Frank’s mother has more character than first appears. She is stronger than she appears to be at first.

The family’s friends are strong and weak, brilliant and sometimes violent.

Krueger fills Ordinary Grace with disturbing small and large memories. We all have those memories. The time we saw and silently condoned cruelty to animals, or (in this book) the time we intentionally listened to a conversation we wish we hadn’t overheard.

Ordinary Grace is a religious story. The Ordinary Grace of the title is what religious people would call God's grace working in ordinary things, sometimes among people who don’t believe in God.

Some critics have compared this book to To Kill a Mockingbird. The two books are similar. From my memory of reading To Kill a Mockingbird several times years ago, Mockingbird was the better book.

But that doesn’t change anything. Ordinary Grace is a wonderful book. I won’t soon forget Ordinary Grace.

Monday, July 14, 2014

TO DARKNESS AND TO DEATH by Juilia Spencer Fleming

Reading Julia Spencer-Fleming's To Darkness and to Death (2005) is like watching a blockbuster action movie. The plot is frenetic.

Every major character in the book faces either a crisis or a life-changing decision. One person has been kidnapped. Another lost his job and is about to lose his home. A third, faces the forced sale of his long term family-owned business.

Another is about to lose the forest which embodies his family's history. And the two main characters Police Chief Russ Van Alstyne and Episcopalian priest the Reverend Clare Fergusson watch their love for one another grow as Russ' marriage dissolves.

And that's just the beginning. The book involves kidnapping, murder, terrorism, and a total change in the town of Millers Kill, N.Y.

The change in Millers Kill is at the heart of the story. Nature advocates and a foreign company are about to take over control of the old growth forest.

Anyone who reads about these issues knows control of New England's old growth forests is a real issue, not a fictional issue. Foreign companies and outside groups are taking over the woodlands.

I suspect most people read the Clare Fergusson books for their unrelenting action. I read them for their characters.

The most interesting character interaction in To Darkness and to Death was Clare's connection to a minor player, a stodgy old man, the bishop's assistant. That old man seems to be as conservative as you can get. He has come to chastise Clare for blessing a gay marriage, but after talking to Clare, he suspects something more ethically challenging is happening in her life and ministry.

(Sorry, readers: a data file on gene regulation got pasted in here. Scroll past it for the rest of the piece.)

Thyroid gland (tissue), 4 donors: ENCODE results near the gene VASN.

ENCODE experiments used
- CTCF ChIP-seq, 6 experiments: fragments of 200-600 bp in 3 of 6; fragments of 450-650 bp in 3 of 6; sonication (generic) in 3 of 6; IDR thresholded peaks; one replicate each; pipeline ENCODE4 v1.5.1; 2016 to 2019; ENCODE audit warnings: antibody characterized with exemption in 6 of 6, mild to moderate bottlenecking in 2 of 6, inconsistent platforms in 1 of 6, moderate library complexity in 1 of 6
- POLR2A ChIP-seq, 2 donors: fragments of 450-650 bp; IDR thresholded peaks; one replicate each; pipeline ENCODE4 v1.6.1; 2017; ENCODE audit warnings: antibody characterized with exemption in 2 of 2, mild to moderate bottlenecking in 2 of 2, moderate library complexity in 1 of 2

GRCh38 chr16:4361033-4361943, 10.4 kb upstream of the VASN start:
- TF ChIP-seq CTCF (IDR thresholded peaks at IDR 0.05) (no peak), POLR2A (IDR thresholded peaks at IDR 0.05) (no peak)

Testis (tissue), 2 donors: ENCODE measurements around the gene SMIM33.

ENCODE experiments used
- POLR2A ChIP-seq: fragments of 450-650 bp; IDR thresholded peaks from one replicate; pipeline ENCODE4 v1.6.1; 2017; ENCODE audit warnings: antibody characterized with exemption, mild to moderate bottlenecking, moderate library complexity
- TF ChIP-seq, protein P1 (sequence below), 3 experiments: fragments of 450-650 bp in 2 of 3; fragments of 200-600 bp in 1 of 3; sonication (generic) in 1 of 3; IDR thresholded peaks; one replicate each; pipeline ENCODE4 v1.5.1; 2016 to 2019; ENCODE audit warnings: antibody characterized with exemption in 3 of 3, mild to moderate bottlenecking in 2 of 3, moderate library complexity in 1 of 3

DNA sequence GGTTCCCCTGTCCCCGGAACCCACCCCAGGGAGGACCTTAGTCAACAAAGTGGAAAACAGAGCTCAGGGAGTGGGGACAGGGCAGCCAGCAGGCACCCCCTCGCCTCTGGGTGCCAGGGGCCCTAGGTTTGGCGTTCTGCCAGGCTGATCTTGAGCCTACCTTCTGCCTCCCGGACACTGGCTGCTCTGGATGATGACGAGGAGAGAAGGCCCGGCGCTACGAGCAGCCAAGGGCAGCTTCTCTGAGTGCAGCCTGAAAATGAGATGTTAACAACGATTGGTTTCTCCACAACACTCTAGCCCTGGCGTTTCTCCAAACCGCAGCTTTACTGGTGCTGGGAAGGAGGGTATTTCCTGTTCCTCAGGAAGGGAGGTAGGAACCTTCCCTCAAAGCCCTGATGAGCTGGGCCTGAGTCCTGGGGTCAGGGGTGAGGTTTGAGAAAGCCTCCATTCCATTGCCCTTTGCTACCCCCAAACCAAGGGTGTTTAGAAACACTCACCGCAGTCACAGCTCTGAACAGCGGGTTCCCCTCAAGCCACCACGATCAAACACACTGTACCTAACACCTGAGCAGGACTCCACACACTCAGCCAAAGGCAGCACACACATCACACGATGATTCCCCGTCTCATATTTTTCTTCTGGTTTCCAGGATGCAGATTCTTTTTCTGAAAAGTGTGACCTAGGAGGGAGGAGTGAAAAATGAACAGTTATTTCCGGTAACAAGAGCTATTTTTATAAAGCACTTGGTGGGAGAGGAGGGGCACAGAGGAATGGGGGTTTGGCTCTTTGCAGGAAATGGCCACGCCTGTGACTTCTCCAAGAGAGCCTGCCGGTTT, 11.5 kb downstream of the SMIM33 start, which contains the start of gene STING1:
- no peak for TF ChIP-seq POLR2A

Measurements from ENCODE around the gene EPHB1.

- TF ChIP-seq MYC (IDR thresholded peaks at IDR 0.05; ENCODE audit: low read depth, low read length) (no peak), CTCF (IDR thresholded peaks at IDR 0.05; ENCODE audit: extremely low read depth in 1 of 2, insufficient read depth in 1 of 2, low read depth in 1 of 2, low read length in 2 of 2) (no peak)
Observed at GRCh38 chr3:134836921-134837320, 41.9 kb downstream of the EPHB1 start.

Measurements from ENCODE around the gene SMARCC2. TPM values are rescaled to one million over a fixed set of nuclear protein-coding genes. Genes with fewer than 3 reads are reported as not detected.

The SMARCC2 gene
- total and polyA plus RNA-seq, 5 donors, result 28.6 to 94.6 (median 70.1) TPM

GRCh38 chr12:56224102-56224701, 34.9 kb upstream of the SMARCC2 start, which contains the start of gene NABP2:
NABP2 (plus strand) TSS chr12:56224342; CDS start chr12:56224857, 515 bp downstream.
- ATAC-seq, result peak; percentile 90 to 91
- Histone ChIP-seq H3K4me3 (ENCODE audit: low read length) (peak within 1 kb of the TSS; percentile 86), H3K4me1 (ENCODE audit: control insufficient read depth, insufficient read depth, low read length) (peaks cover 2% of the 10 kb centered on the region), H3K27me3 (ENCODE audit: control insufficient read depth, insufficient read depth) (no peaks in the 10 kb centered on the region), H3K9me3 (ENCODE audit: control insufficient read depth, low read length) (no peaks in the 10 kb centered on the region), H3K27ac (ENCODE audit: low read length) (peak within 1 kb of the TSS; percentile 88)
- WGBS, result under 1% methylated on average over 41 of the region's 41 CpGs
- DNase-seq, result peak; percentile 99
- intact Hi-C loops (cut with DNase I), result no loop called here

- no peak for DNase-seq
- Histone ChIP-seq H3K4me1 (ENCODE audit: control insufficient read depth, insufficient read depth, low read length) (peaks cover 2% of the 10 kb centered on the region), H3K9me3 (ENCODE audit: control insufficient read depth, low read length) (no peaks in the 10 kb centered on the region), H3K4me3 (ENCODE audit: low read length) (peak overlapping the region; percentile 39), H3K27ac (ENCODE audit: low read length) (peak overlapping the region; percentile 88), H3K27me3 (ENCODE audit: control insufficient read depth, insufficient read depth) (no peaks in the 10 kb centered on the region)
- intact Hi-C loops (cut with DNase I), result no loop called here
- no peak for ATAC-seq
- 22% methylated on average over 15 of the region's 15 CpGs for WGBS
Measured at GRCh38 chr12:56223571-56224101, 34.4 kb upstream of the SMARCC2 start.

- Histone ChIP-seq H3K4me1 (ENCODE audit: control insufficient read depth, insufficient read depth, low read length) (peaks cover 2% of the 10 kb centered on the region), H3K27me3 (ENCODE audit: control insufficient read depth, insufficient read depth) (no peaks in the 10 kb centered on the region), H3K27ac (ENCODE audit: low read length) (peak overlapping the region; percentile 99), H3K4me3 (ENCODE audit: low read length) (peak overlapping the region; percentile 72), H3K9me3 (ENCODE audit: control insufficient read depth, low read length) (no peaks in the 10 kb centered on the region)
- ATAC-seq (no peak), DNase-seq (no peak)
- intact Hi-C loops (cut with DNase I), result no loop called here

Yet he is an old man filled with Christian love. He and Claire have what is the beginning of real compassion for one another based on their love of Jesus Christ. (The Clare Fergusson books do have a religious component!)

I'm reading through this series. I've read a few of them previously, but this time I am going in order. Sometimes I get frustrated with these books. Some of the action seems contrived to keep the plot driving along. But, oh!, the characters. They make these stories live.

P.S. I tried to look up what denomination Clare serves. The Episcopal church we belonged to (until the bishop and his “man” closed it because it was a failing new church start) was open-and-affirming. We welcomed and had many active gay members. Our minister could have performed a gay marriage had that been legal in our state. The Episcopalian church I know has ordained gay clergy and bishops.

Monday, July 7, 2014



Donis Casey's Hell With The Lid Blown Off has two sections—Before and After. 

Before, things are peaceful. In the summer of 1916, the Shaw Tucker family gathers for a meal. When the Tuckers gather, that is a large gathering. Shaw and Alifair have ten children (if I remember correctly). Several are married. But they come together (most of them, at least) for a spontaneous evening meal. 

Things are going well. The Tuckers expect two more grandchildren. Seventeen-year-old Ruth Tucker has a new beau. (The stories often feature one of the children courting and finally—maybe a book or two down the road--marrying.)

Ruth now gives piano lessons in Miss Beckie's house. Miss Beckie is a wealthy woman of Scottish descent who especially loves her grandson.

But the Boynton, Oklahoma, worm in the apple, Jubal Beldon, stalks Ruth. He threatens to start terrible rumors about her as he has about many people in the county. He is universally-hated. Paradoxically, he treats his animals with care and kindness.

Then the tornado hits.

This is the best-told section of the story. It reminded me of a time back in the 1980s. We often went to Silver Dollar City about one hundred miles from where we lived. One of their small venues featured a hammered dulcimer player named John Corbin.